When you check into a Milwaukee hospital, you expect to get the treatment that will make you well. Unfortunately, many people get sicker. About two million hospital patients a year contract hospital-acquired infections; about 99,000 die.
We think of hospitals as being clean and sterile. The truth is that hospitals are full of people. Sick people carry germs; visitors to sick people carry germs; even doctors and nurses carry germs. And those who are sick or recovering from an injury are especially vulnerable to infection. Seriously ill patients in intensive care units are at the greatest risk.
According to the U.S. Centers for Disease Control, at least one-third of hospital-acquired illnesses are preventable. These tips from our Milwaukee hospital injury lawyers can help you and your loved ones prevent Wisconsin hospital-acquired infections.
- Wash your hands often. Bacteria and viruses on the patient’s own body are sources of many hospital-acquired infections. Wash your hands after using the restroom or handling any object that could carry germs.
- Tell sick visitors to stay home. Visitors can brighten you day, but if Great Aunt Hattie has a cold, ask her to stay home. It may be a minor cold, but those germs put you at risk of infection.
- Ask visitors wash their hands. When family and friends visit, insist that they wash their hands.
- Ask your health care providers to wash their hands. Doctors and nurses should wash their hands and put on fresh gloves when they come into your room. If they don’t, ask if their hands are clean. You may feel awkward, but medical care personnel will not be offended; they understand the importance of sterile hands when your health is at risk.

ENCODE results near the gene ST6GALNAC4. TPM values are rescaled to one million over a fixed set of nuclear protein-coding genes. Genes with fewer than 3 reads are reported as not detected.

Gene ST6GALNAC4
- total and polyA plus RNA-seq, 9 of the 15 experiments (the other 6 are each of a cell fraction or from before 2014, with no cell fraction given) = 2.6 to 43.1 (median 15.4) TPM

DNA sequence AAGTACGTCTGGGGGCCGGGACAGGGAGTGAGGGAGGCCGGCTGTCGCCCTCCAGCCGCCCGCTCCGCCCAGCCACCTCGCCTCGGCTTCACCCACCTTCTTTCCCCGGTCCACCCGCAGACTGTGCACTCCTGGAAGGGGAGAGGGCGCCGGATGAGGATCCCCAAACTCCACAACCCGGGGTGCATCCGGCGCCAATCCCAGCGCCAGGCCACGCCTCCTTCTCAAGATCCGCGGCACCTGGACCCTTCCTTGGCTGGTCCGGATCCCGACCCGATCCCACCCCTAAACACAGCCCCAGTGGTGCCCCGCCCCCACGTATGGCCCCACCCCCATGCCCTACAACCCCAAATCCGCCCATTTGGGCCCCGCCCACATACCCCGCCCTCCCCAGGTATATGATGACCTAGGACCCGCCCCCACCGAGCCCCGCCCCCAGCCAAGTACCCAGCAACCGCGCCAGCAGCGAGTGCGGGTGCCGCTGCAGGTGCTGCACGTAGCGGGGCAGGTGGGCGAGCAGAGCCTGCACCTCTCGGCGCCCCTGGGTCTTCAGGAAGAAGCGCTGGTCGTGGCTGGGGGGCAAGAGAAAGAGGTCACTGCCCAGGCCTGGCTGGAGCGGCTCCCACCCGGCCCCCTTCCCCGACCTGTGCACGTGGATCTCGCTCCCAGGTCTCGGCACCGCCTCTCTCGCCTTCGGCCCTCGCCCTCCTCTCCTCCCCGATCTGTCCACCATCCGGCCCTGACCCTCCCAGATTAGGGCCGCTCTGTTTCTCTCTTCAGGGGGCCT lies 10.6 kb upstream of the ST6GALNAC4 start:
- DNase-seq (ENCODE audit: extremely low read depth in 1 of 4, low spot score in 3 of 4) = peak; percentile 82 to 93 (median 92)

- Pay attention to your surgical site or wound. Your nurse should check your surgical site several times a day, but an extra pair of eyes can help prevent infection. Let the nurse know immediately if the dressing gets wet, dirty, or if it loosens. Tell your doctor about any fever, chills, unusual pain, or other signs of infection.
- Keep your catheter site clean and dry. Tell a nurse if the dressing gets loose or wet or if the catheter is dislodged. Insist that the catheter be removed as soon as you are able to move on your own.
- Provide a full medical history. It is important that your doctor know if you have a have a chronic medical condition such as diabetes that could affect your recovery.
- Follow your doctor’s instructions. Get written instructions for follow-up care before leaving the hospital. Ask questions if there is anything that you don’t understand.
Not all hospital-acquired infections are preventable, but many are. If you suffered a hospital-acquired infection in Wisconsin, please contact our Milwaukee personal injury lawyers. You may have a medical malpractice claim. To learn more, please contact Hupy and Abraham, at 800-800-5678.